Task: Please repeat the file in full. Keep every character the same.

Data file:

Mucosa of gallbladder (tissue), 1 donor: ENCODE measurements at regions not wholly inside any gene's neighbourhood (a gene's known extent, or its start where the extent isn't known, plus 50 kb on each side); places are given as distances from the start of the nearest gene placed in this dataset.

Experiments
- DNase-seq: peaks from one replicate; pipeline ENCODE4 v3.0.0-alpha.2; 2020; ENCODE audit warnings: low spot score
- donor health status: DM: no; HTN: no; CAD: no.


Mucosa of gallbladder (tissue), 1 donor: ENCODE measurements at regions not wholly inside any gene's neighbourhood (a gene's known extent, or its start where the extent isn't known, plus 50 kb on each side); places are given as distances from the start of the nearest gene placed in this dataset.

Experiments
- DNase-seq: peaks from one replicate; pipeline ENCODE4 v3.0.0-alpha.2; 2020; ENCODE audit warnings: low spot score
- donor health status: DM: no; HTN: no; CAD: no.